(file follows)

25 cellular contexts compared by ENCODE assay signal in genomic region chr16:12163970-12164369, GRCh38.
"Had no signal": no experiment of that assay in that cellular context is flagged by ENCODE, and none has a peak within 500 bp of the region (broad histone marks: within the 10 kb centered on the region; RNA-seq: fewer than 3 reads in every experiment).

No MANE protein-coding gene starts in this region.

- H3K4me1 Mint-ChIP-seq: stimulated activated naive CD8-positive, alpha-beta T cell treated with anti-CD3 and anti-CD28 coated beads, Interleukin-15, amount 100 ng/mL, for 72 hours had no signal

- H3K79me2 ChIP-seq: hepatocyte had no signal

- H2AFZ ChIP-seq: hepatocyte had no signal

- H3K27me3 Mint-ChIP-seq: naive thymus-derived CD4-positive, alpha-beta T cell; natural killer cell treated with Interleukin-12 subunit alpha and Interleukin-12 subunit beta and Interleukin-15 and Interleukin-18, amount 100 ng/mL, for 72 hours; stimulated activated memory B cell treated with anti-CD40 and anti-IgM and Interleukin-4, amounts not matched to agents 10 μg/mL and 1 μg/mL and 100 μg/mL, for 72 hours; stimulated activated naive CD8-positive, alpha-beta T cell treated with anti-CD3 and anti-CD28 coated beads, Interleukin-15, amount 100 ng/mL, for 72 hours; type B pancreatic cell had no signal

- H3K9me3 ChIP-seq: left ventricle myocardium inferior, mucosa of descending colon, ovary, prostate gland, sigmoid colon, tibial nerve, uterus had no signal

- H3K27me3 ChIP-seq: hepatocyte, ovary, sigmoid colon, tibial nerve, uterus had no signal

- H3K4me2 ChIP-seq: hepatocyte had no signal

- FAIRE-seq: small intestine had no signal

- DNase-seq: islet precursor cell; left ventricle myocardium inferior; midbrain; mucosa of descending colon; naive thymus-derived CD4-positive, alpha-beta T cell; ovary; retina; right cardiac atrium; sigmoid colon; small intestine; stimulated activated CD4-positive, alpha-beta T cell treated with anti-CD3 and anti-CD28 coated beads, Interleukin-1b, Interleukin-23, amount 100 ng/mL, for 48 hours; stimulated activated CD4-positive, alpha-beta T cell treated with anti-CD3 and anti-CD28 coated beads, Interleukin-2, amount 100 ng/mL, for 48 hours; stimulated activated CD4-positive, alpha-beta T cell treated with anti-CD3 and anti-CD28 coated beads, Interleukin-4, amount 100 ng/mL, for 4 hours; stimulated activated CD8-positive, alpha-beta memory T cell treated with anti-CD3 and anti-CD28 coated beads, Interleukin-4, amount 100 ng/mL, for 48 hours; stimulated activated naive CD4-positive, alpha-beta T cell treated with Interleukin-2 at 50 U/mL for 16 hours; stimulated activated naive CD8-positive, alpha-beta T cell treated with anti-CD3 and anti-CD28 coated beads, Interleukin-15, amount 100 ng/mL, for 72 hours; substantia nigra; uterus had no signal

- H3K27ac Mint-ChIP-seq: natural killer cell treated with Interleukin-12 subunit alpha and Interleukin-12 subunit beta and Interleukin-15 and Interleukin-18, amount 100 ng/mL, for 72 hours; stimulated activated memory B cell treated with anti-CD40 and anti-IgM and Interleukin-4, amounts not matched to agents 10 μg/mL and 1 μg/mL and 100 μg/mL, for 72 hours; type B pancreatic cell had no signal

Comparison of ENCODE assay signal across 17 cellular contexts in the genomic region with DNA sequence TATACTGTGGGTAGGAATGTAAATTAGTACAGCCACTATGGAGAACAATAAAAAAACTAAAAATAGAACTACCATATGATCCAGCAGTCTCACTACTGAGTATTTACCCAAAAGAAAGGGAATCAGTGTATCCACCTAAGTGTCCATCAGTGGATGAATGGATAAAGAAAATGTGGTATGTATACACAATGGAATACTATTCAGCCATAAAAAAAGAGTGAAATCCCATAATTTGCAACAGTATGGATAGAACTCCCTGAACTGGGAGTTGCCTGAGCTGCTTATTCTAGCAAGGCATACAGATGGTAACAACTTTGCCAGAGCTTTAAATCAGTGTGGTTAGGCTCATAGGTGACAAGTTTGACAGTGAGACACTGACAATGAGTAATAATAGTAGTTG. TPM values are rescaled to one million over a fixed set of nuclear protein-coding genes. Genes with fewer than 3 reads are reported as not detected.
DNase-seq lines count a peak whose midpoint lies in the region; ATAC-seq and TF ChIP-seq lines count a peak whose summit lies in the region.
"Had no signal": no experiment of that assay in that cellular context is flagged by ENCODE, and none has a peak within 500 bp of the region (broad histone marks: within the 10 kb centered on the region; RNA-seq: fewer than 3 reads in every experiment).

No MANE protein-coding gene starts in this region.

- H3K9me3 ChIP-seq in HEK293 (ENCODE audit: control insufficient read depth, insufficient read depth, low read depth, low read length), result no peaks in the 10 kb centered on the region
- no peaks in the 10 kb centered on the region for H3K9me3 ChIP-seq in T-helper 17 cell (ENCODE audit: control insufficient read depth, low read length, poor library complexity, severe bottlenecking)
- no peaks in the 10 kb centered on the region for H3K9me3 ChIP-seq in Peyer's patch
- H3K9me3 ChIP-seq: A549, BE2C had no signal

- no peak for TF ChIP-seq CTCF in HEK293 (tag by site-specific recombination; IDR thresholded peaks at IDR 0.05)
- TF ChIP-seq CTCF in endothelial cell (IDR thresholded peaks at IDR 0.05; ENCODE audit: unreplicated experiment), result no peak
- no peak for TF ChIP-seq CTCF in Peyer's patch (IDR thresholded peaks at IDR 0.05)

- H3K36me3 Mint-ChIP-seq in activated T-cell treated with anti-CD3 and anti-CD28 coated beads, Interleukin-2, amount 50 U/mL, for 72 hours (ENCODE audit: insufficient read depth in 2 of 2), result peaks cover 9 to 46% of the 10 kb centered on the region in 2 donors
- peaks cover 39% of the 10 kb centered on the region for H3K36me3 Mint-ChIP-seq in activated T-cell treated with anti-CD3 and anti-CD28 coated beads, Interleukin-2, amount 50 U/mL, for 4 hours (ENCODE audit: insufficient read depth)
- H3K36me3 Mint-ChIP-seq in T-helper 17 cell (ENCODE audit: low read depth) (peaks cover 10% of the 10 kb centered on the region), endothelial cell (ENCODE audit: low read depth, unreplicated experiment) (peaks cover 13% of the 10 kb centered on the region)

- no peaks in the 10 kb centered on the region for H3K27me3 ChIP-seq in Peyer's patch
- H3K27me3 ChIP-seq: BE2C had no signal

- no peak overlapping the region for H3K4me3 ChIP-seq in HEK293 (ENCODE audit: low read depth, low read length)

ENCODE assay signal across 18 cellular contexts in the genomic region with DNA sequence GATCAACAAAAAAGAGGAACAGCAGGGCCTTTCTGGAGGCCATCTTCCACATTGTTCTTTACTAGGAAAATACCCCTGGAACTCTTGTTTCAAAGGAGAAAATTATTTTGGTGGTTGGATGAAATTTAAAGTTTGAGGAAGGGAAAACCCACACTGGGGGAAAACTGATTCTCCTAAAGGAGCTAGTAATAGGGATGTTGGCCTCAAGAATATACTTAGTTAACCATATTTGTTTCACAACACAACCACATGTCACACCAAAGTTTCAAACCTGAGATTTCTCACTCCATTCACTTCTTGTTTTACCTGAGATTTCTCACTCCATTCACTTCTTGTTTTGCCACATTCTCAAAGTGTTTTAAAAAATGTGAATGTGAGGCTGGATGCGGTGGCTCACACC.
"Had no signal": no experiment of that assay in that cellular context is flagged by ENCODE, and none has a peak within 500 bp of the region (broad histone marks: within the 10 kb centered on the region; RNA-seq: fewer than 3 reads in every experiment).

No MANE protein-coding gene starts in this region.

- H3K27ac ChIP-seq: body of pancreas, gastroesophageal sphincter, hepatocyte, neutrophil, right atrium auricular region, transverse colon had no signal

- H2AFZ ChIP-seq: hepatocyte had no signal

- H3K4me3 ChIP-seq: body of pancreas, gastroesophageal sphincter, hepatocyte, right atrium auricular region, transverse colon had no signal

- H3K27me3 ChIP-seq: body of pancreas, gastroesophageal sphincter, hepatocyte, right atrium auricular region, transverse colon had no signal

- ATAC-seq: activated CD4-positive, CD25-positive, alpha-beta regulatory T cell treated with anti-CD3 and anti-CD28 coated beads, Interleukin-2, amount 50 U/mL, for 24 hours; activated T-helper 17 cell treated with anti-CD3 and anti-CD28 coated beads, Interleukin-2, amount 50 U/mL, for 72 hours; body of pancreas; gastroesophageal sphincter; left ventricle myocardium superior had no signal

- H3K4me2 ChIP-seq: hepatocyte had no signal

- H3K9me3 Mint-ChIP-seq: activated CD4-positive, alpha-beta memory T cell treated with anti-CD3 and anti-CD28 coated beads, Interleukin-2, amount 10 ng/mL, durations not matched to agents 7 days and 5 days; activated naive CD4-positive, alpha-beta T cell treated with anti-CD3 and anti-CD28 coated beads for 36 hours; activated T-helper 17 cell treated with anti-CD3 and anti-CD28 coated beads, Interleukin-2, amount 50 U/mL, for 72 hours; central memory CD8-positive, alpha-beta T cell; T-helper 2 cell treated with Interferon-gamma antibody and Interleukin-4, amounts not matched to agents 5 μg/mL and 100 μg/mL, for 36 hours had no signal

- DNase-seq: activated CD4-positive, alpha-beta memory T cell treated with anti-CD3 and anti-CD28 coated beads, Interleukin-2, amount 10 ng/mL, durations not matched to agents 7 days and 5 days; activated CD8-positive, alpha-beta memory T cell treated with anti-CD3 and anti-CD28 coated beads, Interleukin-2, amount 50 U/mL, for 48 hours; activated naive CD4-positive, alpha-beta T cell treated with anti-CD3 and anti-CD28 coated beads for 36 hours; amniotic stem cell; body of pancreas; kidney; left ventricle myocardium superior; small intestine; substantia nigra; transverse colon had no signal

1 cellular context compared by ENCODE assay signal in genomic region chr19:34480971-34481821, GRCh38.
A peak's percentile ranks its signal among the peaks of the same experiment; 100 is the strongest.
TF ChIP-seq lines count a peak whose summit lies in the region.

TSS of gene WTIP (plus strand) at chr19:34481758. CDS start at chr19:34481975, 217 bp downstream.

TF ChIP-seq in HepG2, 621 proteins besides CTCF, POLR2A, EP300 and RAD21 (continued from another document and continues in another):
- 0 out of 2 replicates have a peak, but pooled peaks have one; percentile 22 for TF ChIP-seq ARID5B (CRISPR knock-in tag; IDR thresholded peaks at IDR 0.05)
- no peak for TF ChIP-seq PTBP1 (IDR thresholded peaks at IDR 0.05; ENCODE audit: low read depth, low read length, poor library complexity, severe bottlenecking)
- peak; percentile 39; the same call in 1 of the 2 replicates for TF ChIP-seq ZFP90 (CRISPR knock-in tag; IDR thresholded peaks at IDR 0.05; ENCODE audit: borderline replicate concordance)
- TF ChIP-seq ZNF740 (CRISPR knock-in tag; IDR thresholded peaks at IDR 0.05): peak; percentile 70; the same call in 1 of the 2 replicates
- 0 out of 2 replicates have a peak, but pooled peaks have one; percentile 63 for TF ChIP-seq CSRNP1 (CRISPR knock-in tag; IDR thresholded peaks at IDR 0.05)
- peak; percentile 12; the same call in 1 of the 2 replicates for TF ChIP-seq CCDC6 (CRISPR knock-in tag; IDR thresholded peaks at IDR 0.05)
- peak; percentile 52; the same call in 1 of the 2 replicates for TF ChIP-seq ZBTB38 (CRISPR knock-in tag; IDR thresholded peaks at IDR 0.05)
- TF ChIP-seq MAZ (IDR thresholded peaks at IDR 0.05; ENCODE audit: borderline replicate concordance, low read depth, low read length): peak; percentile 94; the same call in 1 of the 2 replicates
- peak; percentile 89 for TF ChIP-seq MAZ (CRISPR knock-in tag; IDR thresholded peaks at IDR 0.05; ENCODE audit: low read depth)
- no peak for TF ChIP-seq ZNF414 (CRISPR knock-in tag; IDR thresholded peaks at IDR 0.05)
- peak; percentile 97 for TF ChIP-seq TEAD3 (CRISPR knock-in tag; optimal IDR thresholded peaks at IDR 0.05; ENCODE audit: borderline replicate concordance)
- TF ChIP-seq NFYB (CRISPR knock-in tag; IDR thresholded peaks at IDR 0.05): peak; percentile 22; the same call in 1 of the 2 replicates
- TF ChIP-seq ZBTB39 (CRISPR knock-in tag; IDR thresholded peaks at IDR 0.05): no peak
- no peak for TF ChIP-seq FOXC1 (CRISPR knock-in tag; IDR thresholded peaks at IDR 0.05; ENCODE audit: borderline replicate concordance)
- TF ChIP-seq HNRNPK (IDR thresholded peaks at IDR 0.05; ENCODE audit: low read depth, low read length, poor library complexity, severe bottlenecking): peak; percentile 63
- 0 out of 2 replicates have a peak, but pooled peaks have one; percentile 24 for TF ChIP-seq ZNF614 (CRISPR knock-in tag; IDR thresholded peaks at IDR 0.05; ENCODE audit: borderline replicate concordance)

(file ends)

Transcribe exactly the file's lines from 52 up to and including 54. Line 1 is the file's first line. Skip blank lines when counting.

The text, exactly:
- peak; percentile 12; the same call in 1 of the 2 replicates for TF ChIP-seq CCDC6 (CRISPR knock-in tag; IDR thresholded peaks at IDR 0.05)
- peak; percentile 52; the same call in 1 of the 2 replicates for TF ChIP-seq ZBTB38 (CRISPR knock-in tag; IDR thresholded peaks at IDR 0.05)
- TF ChIP-seq MAZ (IDR thresholded peaks at IDR 0.05; ENCODE audit: borderline replicate concordance, low read depth, low read length): peak; percentile 94; the same call in 1 of the 2 replicates